This section is from the book "Complete Self-Instructing Library Of Practical Photography", by J. B. Schriever. Also available from Amazon: Complete Self-Instructing Library Of Practical Photography.
557. There are times when heavy shadows will prove of great assistance to you in securing pictorial effect. However, the shadows can be made as strong or as weak as you desire to have them, by the judicious use of a white diffusing curtain placed on the window (if you make the picture indoors). A reflector of white or gray cloth thrown across a chair back will also help you in obtaining an even illumination. The greatest amount of relief and roundness can be secured only by having the source of light fall upon the flowers from the front as well as the side. If you are doing this work out of doors, you should work in the shade of some building so that the direct rays of the sun will not fall upon either the camera or the flowers.
558. The great advantage of arranging flowers on a flat surface and pointing the camera downward is that you are able to do away with tacks and strings and other paraphernalia for supporting the flowers. You will also be able to obtain any arrangement you desire, and you will find that the flowers will remain in practically any position in which they are placed.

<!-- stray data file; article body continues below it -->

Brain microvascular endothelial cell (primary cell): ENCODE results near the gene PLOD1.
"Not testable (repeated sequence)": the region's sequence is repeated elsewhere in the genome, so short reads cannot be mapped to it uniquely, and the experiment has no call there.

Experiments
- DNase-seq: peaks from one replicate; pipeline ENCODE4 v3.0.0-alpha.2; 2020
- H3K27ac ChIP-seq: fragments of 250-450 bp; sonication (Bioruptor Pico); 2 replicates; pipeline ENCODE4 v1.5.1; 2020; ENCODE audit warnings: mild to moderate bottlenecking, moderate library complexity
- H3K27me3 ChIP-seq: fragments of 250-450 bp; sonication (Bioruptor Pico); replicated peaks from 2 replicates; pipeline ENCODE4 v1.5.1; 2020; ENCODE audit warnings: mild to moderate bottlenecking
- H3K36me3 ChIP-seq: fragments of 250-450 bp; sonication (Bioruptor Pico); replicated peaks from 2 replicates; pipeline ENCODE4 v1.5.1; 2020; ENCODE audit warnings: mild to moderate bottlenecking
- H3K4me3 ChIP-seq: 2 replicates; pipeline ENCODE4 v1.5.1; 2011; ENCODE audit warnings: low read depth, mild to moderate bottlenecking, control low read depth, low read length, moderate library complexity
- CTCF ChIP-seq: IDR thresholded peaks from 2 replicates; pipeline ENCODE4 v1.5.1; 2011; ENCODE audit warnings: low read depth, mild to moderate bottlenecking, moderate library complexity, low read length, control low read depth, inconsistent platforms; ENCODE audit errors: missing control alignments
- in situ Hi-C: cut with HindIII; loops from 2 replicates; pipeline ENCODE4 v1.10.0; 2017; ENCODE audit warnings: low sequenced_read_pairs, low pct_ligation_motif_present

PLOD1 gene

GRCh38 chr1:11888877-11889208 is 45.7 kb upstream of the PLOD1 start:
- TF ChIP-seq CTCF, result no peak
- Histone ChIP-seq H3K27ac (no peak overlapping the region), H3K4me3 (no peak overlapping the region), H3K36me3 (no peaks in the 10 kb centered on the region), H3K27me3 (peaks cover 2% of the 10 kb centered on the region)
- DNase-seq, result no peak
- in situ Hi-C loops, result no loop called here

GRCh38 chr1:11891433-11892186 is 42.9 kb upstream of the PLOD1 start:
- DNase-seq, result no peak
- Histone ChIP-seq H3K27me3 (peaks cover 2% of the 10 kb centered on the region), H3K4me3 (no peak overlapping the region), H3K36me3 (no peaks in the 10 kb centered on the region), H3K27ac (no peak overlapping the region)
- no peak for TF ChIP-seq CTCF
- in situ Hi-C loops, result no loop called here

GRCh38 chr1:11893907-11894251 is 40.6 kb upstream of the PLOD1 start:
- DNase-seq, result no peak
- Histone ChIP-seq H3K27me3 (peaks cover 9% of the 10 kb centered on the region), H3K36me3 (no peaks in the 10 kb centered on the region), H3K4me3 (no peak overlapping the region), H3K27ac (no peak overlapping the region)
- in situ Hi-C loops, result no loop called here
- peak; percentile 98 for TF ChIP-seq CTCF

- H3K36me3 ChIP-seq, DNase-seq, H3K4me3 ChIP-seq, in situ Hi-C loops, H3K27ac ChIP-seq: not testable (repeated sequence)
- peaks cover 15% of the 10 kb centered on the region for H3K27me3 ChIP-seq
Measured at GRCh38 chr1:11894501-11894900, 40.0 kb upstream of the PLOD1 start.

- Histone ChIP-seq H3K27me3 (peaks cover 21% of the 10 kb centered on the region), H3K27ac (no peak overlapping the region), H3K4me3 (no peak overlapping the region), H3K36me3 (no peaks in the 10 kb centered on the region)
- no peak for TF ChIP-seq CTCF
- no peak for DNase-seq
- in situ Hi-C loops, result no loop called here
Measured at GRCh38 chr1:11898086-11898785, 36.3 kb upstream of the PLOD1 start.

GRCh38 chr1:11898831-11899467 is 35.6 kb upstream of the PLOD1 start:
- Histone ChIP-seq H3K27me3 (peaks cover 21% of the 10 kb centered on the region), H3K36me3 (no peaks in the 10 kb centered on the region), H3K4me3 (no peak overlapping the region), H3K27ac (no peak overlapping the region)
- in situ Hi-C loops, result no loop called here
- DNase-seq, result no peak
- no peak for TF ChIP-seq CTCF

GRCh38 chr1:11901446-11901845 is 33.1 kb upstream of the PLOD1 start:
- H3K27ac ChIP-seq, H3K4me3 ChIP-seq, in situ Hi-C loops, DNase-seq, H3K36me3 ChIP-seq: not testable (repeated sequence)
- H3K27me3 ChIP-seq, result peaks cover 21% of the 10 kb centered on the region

559. If your exposures are made indoors, be careful that the doors and windows are shut, thereby avoiding possible draughts which might cause a slight movement of the flowers. The best position for the flowers is about 4 to 5 feet from the window, not on a line with the side of the window but a little back of it, the camera being placed on the opposite side, and as near to the window as possible. A reflecting screen should be employed to illuminate the shadows.
CHEROKEE ROSES Study No. 31 By Mrs. M. S. Gaines.
CHRYSANTHEMUMS Study No. 32 - See Page 314 By Dr. A. R. Benedict.
Diffusing The Light. Many flower photographs are failures on account of harsh lighting. Impressions of flowers are gathered from them as seen in the midst of a diffused and gentle light, not fixed within a few feet of the window, exposed to what is essentially a harsh illumination from a small source. Yet we must use the window in photography for the light to be controllable at all. Therefore, endeavor to soften and diffuse the light coming through it as much as necessary. To do this, one of the most effective methods will be found explained in Paragraph 549. A piece of cheesecloth will answer admirably for diffusing the light. This may be pinned to the window, and raised or lowered according to the effect you desire to secure.